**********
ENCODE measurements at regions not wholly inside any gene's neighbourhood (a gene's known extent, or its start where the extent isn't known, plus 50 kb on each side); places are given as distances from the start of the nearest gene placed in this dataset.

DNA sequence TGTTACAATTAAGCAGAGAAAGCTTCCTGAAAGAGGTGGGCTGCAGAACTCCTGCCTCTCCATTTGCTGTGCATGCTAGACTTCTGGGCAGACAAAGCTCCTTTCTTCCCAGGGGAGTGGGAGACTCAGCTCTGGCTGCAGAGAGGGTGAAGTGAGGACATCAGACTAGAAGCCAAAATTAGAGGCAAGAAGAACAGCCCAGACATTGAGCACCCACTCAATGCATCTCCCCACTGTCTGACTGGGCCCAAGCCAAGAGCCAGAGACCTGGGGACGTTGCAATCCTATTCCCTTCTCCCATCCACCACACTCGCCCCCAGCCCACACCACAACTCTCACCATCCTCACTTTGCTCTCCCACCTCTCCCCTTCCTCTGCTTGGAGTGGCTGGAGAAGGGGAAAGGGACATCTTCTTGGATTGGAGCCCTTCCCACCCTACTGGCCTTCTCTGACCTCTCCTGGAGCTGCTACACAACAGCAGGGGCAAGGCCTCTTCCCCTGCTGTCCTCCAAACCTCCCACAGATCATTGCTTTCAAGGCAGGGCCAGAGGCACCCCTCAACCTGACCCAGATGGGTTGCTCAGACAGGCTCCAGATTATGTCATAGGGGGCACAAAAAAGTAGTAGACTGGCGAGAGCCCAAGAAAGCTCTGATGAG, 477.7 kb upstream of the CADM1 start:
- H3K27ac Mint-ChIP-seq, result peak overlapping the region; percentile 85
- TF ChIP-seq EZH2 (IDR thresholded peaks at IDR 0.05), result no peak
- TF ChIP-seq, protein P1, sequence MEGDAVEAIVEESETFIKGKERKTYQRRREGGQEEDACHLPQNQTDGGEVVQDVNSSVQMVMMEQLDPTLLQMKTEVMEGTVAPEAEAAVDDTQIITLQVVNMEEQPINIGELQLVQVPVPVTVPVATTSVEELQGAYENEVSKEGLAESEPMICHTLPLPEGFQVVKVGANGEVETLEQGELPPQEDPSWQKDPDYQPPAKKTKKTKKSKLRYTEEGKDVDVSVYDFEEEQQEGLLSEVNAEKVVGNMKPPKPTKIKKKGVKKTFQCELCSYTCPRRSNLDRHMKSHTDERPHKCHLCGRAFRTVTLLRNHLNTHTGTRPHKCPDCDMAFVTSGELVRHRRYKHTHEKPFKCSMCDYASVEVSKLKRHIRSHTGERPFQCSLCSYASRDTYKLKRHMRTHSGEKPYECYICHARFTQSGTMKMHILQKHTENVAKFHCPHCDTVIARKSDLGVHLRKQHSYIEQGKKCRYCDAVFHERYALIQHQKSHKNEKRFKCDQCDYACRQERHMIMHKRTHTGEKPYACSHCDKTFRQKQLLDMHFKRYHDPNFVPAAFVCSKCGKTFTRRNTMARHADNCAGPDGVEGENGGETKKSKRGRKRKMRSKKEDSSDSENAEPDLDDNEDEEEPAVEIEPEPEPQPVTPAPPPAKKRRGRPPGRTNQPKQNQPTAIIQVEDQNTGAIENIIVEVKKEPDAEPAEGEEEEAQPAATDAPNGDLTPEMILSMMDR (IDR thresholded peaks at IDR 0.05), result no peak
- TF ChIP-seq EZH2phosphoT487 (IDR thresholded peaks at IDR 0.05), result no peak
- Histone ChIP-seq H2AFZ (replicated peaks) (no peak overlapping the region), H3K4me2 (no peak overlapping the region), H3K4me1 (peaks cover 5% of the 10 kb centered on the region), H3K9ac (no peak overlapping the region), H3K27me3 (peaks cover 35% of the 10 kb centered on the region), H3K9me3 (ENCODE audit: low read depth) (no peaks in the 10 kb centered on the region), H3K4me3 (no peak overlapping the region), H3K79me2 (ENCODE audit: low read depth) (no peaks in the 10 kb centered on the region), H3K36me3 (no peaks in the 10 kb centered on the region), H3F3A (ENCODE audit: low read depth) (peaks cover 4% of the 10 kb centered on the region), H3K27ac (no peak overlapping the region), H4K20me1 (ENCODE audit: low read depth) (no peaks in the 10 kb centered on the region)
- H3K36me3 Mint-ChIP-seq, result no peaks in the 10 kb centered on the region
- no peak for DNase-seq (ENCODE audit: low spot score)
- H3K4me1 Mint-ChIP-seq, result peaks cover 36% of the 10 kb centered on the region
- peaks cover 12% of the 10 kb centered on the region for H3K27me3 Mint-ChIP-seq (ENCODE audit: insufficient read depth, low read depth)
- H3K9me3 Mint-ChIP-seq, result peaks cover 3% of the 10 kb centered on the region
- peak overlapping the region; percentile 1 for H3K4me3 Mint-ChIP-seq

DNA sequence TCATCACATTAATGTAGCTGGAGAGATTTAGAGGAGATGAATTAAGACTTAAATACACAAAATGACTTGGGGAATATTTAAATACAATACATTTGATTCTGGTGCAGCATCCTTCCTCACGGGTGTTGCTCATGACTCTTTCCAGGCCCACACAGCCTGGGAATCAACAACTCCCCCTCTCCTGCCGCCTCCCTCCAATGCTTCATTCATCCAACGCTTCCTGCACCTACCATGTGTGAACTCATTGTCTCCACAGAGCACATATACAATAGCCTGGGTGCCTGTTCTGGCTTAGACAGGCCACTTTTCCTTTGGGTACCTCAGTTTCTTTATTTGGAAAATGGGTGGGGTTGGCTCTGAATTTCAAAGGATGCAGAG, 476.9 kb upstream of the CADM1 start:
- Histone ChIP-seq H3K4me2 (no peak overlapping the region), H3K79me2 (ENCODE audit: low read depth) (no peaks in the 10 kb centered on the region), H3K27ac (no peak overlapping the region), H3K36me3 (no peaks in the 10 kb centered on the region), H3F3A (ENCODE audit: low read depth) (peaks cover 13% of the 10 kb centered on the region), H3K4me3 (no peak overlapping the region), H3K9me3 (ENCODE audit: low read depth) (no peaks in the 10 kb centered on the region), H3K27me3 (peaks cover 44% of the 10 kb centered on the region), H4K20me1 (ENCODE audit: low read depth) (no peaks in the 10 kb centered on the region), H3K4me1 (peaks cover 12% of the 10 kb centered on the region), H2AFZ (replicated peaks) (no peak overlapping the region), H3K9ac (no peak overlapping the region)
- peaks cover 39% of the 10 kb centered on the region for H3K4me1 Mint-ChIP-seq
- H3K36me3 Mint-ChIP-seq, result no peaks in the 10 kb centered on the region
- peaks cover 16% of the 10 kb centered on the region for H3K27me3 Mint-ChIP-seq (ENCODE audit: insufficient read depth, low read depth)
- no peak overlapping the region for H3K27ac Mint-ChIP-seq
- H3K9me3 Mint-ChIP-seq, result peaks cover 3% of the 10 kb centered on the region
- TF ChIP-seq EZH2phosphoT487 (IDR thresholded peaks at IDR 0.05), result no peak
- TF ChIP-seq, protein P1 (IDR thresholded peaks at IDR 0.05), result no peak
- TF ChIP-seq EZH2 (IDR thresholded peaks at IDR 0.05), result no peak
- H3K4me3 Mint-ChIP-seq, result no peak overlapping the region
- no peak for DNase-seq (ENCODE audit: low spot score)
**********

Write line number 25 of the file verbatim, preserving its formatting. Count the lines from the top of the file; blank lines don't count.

- no peak for DNase-seq (ENCODE audit: low spot score)